Don’t Fear the Smartphone

Today’s post is written by Rob Wieland. Rob is an author, blogger, pop culture writer and game designer that writes about pirates, gangsters, Jedi, dragons, zombies and whatever else pays. He is most well-known for his work on Firefly RPGStar Wars Saga EditionShadowrun and CAMELOT Trigger. Other projects include work on Honor and IntrigueEdge of MidnightHillfolkOur Last Best Hope7th Sea/Swashbuckling AdventuresNight’s Black Agents and 13th Age.  His online presence includes multiple game blogs, interviews and articles for Milwaukee Record. He lives in scenic Milwaukee, Wisconsin with his wife, who has many more skills useful for the zombie apocalypse.

A common complaint I see as a designer of horror games is how modern technology ruins horror. How can players feel isolated when the cops are a cell phone call away? How is there any mystery when the bulk of human knowledge is available through any Internet-capable device? How is the supernatural hidden when anyone can upload a video of a werewolf attack to social media as absolute proof that monsters are real?

The easy answer to these questions is baked into the token system of Chill 3rd Edition. Flip a token light, and the cell phone runs out of battery suddenly. The light of the laptop lures the creature to the unsuspecting researcher. Someone decides to kill the monster they saw on YouTube and heads toward the isolated cabin with lots of guns and little training.

Technology, whether a sharp stick or a wireless tablet, is a tool. Humanity has made tools for thousands of years. The Unknown has adapted. Often times, creatures have immunity to technology. Guns don’t hurt the monster. The ghost is invisible to cameras. It’s very tempting for a Chill Master to take away technology to reinforce the feeling of being alone in the dark with the Unknown. But sometimes, good horror comes from these tools working exactly as planned…and the creatures being able to overcome the advantages we expect out of them.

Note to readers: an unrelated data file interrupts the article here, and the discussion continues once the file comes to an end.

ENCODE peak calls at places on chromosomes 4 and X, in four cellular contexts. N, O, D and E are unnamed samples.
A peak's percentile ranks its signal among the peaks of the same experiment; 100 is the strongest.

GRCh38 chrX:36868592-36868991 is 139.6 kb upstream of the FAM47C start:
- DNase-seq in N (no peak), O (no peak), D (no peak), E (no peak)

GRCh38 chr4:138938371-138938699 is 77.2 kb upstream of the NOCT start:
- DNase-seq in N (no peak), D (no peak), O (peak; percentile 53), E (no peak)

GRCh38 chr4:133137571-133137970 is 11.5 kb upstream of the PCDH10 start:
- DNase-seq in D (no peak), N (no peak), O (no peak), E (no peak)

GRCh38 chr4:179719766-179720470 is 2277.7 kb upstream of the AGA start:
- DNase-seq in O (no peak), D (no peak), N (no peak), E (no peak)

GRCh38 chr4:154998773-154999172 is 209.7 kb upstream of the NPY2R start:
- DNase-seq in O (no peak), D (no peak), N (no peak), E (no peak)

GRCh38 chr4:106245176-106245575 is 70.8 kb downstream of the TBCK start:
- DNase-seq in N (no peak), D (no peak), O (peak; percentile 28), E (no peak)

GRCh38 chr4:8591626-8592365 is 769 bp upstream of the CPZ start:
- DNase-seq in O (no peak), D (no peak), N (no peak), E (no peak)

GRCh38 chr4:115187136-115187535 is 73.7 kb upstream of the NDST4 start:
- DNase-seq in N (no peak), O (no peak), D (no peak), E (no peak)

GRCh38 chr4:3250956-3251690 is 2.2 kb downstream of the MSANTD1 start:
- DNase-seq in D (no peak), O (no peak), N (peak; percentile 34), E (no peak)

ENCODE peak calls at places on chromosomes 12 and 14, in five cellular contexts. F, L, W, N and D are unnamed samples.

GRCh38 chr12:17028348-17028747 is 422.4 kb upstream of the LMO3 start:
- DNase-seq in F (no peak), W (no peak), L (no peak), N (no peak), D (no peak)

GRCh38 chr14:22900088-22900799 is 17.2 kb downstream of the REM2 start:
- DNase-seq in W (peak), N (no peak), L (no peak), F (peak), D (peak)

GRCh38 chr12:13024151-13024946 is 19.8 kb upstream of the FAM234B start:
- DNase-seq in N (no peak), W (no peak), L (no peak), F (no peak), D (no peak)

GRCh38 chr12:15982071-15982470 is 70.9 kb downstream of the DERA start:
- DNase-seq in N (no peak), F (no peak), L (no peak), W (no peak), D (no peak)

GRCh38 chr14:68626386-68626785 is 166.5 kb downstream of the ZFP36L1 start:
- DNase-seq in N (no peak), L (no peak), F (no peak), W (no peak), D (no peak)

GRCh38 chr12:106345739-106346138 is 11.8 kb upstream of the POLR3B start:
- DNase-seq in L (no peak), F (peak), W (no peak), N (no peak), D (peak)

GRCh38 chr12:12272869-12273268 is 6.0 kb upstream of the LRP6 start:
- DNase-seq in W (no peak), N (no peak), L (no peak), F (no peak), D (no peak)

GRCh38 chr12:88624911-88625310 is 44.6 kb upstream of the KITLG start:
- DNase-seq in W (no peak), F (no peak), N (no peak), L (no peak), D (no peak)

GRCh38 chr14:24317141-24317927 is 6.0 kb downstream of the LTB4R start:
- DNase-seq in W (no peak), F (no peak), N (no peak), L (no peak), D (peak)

Let’s take a look at calling the cops. Most phones have access to emergency dial options even if the phone is out of network. The common Chill Master response might be to turn a token to have the cell phone not work or the cops to laugh off any 911 call involving monsters. Instead, police response could happen…but now you have armed officers that are completely unprepared for dealing with a creature of the Unknown. Sounds like perfect fodder for NPCs to do something rash.

The best part about searching for something on the internet is all the information that’s available. The worst thing for something on the internet is all the information that’s available.  Chill already takes this into account with the option of false leads that pop up with bad research rolls. Specialized knowledge, like occult research and mythology, can be hard to find via modern systems. Universities and private collectors might not have the full text of their manuscripts online. A quick search might get part of the story but lead the envoys to consult with the owner of these ancient texts, which requires an interview at the least, and possibly protecting the expert from the Unknown once they are on-site.

Revealing the presence of the Unknown to the general public is a bad idea. Getting over the public’s sense of cynicism and irony is hard work. The public is inundated with special effects, marketing ploys and links to “TOTALLY REAL VIRAL VIDEOS” on a daily basis. Showing someone footage of a werewolf attack is just as likely to get people to ask when the rest of the movie is coming out as it is to convince the world monsters truly exist. A darker option, however, is that people who see the Unknown in action, unlike the envoys, wish to seek it out and use it for their own ends. An envoy’s vampire video might only have a few hundred views, but there could be a dozen people who want to become a vampire now.

Beyond these common questions of what seem to be sensible actions in the face of impossible creatures, a good Chill Master can make technology their ally. Films like The Ring and Unfriended take the elements of classic horror stories and mix in technology. What if a cameraphone is the only way to see the monster? What if an envoy starts getting text messages from a dead colleague? What if a playlist appear out of nowhere trying to pass on a message from the Unknown in the titles of the songs? What if a smartphone starts vibrating in a certain way when the Unknown draws near, Silent Hill-style? That ubiquitous device sends and receives messages. The Unknown knows that, too, and should turn technology’s usefulness on the envoys when presented the opportunity.

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